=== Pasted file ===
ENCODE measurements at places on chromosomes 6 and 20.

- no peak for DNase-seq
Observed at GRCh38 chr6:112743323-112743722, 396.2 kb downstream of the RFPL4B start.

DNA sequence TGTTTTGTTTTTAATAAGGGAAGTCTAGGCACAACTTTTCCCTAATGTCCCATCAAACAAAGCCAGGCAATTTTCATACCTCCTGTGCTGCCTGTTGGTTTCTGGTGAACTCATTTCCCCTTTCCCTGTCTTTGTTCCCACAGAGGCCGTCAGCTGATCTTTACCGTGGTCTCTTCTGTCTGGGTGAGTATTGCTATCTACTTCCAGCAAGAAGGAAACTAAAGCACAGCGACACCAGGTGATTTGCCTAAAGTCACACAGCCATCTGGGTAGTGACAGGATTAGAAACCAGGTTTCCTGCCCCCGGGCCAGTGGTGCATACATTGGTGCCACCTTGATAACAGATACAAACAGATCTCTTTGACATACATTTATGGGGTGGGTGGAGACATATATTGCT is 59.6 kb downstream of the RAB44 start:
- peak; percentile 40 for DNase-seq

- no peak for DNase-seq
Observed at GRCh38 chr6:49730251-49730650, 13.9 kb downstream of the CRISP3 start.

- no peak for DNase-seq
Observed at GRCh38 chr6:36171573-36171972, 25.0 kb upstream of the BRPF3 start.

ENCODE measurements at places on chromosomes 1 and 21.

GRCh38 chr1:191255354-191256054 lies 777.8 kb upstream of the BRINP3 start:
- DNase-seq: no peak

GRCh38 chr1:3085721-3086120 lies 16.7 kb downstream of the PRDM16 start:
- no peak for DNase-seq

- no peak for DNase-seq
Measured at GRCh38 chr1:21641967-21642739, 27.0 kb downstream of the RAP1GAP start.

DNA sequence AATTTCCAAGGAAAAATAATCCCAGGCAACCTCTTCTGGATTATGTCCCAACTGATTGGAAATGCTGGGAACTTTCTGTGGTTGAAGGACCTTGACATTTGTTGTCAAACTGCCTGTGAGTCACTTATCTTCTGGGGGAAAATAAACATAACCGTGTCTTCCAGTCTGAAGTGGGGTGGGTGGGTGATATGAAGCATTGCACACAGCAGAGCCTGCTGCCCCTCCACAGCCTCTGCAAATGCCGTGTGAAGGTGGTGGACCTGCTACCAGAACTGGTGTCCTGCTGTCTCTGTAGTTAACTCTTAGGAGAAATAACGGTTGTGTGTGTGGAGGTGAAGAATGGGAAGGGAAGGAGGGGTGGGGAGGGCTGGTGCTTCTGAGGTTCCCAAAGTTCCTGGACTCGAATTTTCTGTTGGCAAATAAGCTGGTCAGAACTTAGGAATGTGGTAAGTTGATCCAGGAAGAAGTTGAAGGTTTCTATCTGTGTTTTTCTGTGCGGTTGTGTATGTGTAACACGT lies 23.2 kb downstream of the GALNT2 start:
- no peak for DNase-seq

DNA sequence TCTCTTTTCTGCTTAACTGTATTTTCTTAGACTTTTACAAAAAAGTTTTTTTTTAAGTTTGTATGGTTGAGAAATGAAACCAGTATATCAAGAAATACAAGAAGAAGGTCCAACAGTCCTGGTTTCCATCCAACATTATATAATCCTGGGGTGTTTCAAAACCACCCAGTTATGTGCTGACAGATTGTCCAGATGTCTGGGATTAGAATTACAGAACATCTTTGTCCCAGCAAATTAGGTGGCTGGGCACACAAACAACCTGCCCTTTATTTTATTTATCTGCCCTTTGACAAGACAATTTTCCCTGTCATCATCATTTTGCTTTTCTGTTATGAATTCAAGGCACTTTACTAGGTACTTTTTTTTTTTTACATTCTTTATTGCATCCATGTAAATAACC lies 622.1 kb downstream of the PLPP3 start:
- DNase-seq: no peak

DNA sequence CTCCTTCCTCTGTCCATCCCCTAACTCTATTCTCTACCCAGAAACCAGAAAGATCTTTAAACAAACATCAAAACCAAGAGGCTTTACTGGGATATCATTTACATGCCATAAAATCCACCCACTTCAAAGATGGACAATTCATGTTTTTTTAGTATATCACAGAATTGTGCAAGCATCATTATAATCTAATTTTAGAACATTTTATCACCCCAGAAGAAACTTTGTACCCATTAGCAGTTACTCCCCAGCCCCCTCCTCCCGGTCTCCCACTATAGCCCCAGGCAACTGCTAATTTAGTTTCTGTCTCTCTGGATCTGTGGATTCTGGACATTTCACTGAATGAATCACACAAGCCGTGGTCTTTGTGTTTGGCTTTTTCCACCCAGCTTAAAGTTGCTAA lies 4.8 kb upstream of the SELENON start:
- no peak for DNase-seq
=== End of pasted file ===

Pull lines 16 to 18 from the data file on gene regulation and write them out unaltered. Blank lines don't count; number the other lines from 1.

Measured at GRCh38 chr1:21641967-21642739, 27.0 kb downstream of the RAP1GAP start.

DNA sequence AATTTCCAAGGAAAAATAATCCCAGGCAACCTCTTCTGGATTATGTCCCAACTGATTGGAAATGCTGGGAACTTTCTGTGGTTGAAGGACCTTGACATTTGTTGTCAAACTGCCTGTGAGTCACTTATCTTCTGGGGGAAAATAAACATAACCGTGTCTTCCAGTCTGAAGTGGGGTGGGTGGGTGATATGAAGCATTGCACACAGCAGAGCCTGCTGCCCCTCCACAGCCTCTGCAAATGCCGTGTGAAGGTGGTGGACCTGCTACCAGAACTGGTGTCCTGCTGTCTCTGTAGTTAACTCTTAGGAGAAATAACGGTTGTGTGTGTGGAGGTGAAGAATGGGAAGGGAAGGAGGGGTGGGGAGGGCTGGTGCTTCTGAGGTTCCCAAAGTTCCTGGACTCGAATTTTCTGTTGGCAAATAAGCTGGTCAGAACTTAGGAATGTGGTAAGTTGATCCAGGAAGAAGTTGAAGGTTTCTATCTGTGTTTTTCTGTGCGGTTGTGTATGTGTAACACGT lies 23.2 kb downstream of the GALNT2 start:
- no peak for DNase-seq